What are your thoughts?  Should my friend release in Kindle first and wait to release hardcovers, or should he wait until both are ready?  I promised him an answer on my thoughts by next week, and as of now, I have no thoughts - I need yours.

Sunday, February 12, 2017

Lots Of Learning

As you may have read, I'm off and running towards my first release later this year.  As such, there's a whole lotta learnin' going on around here.  Even as prepared as I thought I was, I've found that there's so much I just didn't anticipate.

The biggest thing I needed to understand was time.  Despite the long lead time I have, getting with a good cover artist has been eye-opening.  A few I contacted were booked several months out, and although I'm sure they'd have done great work, all were beyond my release date.  I finally found a great cover artist who was able to help me realize the vision of the book I was striving for.  As an aside, I plan to do a cover reveal by the end of the month - one of the first physical indicators I have that this is real.

With time as a lesson, I've also learned that you can't just do a few point and clicks and expect a book to magically pop out.  There's formatting, ISBNs, legal agreements, applying for status, applying for copyright, and so many more things that I understood on a surface level but never really put in the context of time.  Quite daunting.

So, what's the purpose of this post?  Is it just to play a song for sympathy and ask you to feel sorry for me?  Nope - it's to help any other indie authors understand the process isn't an easy one, and there's a steep learning curve.  Know what you're getting into.  I don't want to discourage anyone, for one of the greatest feelings on this journey I've had was when I got to see my cover for the first time, but context is important.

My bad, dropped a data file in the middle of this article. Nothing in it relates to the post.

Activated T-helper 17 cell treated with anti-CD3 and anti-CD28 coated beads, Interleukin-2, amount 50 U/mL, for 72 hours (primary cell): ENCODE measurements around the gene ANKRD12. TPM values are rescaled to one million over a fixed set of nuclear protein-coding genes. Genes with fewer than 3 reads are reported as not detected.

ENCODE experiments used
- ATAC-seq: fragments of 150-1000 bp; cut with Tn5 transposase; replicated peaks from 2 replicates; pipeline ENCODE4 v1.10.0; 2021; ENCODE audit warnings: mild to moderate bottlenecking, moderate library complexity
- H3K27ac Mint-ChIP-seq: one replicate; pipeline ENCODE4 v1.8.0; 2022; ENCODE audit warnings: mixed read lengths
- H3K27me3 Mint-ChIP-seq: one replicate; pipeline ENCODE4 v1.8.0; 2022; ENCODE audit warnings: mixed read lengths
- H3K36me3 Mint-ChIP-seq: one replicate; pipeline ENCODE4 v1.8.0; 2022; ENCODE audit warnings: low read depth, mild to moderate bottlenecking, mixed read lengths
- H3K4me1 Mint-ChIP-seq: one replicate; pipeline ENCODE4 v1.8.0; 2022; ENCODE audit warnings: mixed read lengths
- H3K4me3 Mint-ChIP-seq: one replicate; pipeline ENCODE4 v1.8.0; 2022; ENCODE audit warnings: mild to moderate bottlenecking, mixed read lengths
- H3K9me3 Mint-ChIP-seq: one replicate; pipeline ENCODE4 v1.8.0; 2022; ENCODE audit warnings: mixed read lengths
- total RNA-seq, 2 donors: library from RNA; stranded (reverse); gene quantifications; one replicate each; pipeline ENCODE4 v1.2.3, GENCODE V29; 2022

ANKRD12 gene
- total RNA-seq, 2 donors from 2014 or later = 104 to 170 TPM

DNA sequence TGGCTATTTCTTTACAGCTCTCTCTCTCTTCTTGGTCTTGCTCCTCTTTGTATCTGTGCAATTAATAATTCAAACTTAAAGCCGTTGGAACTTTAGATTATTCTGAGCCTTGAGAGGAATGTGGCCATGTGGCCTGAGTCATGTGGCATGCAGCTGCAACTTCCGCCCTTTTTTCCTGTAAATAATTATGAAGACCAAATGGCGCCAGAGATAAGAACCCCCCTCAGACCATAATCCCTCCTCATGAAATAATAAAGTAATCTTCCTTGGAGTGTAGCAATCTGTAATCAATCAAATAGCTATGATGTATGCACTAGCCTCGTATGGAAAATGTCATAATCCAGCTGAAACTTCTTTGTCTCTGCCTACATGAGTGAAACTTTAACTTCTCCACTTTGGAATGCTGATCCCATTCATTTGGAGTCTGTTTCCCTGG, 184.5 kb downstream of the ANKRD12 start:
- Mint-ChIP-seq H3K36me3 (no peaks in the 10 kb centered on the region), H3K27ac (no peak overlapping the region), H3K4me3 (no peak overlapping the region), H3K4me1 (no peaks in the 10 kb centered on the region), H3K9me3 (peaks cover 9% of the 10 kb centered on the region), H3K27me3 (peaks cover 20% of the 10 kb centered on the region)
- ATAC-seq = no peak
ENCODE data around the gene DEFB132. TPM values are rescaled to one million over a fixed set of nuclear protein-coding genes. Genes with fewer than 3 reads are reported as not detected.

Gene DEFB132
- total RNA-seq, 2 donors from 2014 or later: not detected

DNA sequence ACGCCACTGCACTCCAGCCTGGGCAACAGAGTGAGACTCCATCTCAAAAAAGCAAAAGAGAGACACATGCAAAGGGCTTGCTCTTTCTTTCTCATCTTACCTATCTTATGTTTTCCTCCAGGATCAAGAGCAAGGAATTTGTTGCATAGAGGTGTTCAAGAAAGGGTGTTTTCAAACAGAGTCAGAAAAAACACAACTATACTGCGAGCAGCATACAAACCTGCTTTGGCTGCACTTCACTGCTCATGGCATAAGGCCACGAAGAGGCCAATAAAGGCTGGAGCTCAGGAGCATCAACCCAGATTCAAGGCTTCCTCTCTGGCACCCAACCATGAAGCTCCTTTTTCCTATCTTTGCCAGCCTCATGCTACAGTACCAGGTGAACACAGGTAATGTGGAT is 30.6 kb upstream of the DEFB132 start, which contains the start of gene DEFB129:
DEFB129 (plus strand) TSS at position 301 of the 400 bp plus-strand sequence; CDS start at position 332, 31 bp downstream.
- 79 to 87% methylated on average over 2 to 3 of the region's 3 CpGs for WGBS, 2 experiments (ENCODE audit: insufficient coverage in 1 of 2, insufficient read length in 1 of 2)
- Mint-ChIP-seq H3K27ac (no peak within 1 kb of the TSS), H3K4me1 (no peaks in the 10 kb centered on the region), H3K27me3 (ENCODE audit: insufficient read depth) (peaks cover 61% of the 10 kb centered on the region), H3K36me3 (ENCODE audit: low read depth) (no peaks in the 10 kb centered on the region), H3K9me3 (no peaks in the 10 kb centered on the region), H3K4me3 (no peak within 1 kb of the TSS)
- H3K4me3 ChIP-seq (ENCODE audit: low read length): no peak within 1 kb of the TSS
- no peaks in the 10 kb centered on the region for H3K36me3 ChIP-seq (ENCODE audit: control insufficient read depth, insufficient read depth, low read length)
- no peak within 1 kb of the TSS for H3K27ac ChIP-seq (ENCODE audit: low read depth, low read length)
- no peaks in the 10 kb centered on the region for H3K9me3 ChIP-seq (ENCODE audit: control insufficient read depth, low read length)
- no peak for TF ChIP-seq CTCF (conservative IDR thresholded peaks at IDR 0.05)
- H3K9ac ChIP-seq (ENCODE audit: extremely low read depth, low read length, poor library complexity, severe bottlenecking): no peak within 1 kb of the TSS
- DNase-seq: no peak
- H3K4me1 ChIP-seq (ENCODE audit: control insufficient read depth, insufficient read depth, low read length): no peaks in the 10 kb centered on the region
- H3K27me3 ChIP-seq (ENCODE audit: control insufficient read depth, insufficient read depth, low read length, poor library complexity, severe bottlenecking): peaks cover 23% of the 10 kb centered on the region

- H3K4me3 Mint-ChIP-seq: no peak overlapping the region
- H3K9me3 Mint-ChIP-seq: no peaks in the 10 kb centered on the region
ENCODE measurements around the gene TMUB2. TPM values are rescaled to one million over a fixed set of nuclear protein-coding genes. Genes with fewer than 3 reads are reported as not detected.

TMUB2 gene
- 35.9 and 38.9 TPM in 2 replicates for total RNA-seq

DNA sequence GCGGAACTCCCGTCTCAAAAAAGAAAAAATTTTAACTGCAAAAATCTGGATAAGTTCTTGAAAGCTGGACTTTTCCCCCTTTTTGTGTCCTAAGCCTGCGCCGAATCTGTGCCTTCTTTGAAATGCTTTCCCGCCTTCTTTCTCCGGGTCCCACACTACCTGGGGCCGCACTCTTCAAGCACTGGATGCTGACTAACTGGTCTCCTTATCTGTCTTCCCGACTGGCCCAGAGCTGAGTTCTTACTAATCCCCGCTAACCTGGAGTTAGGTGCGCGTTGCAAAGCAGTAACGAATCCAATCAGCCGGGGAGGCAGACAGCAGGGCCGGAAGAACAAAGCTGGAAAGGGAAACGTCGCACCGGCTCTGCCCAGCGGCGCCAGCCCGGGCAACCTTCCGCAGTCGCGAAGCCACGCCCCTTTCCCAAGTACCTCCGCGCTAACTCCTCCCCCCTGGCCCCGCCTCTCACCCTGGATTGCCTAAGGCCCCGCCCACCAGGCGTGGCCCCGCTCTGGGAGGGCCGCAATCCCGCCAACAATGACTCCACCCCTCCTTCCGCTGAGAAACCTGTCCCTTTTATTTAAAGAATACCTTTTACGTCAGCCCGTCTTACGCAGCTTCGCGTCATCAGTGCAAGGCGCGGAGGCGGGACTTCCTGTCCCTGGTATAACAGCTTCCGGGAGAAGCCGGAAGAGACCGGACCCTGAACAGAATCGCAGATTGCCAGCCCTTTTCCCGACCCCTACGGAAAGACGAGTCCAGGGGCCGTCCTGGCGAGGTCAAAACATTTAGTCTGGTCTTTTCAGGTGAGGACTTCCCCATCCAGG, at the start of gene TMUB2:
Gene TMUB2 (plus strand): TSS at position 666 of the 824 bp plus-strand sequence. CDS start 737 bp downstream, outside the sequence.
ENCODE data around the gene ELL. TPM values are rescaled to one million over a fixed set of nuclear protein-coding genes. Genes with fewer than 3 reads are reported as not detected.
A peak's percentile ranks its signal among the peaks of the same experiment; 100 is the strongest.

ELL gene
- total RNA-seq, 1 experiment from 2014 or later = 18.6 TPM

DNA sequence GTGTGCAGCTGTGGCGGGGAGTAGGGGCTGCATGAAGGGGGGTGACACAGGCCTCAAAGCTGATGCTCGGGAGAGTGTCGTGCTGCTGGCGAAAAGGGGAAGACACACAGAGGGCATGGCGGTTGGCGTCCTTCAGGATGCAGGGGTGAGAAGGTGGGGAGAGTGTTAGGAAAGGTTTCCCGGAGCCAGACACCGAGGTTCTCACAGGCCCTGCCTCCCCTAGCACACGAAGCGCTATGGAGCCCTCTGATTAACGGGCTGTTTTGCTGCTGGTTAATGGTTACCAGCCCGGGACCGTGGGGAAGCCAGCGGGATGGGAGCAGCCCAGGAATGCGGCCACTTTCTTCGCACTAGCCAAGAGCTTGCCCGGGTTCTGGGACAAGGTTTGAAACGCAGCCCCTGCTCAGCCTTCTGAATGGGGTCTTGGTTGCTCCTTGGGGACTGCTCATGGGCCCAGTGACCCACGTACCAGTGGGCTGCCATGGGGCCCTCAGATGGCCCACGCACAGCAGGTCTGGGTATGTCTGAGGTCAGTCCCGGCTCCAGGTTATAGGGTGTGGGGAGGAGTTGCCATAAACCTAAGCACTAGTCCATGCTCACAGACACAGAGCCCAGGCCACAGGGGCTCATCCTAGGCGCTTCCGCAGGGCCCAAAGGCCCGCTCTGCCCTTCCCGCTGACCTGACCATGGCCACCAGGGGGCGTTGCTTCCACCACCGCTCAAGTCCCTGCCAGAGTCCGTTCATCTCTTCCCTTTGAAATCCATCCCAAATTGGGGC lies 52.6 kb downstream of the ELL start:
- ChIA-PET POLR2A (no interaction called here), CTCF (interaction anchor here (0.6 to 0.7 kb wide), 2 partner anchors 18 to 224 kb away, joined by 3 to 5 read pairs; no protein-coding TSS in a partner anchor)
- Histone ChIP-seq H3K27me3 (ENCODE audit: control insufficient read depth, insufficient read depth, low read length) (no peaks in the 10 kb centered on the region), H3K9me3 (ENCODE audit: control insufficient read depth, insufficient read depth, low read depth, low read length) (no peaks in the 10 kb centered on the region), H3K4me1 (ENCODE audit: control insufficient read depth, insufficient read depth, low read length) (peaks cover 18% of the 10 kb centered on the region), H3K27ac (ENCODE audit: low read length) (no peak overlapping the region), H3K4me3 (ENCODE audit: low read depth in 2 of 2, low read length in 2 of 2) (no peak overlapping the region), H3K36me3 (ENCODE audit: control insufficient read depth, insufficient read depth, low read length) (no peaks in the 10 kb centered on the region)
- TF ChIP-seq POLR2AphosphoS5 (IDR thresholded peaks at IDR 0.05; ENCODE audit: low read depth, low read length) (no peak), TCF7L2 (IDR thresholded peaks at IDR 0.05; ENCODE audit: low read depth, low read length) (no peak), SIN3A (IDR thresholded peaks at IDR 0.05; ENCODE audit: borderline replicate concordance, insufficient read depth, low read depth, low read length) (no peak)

I'm still looking through Ingram's Lightning Source and Create Space for final distribution, and I'll make that decision by March 1st.  It may come down to ease versus quality, so stay tuned!

Wednesday, February 8, 2017

On Book Timing

As most of you know, I almost never stray into the areas of politics and religion.  The only time I've done so was as a writing exercise to see if I could pull off viewpoints that make me sound credible but that I don't necessarily hold.  I'm still not sure the readers of this blog could figure out which sides of the aisle(religious or political) I fall on.

None of this is to say that I don't pay attention to politics.  With the saturation of political coverage nowadays, you'd have to be obtuse not to see what's going on.  There are sweeping policy changes, new directions, protests, riots, and each side screaming so hard at the other that I'm surprised anyone has any vocal cords lefts.  Which brings me to book releases and how to properly time them.

A couple of years ago, I wrote a novel called Schism about a second American civil war.  It still requires some tweaking(I need to expand the final act, probably splitting it into two parts), and I initially planned its release for October of 2018.  That might still hold, but I'm starting to wonder if I shouldn't find a way to release it sooner.

Our level of political discourse is insane.  I don't think I've ever found it to be more hateful and shrill.  I've watched people who've known each other for decades cut each other off over a political viewpoint or support for some policy or candidate.  I personally find that to be petty, but it's still reality.  So would a book about such a split do well right now?  It's certainly timely.  I think people of both sides would find something to nod at and something to froth over in Schism.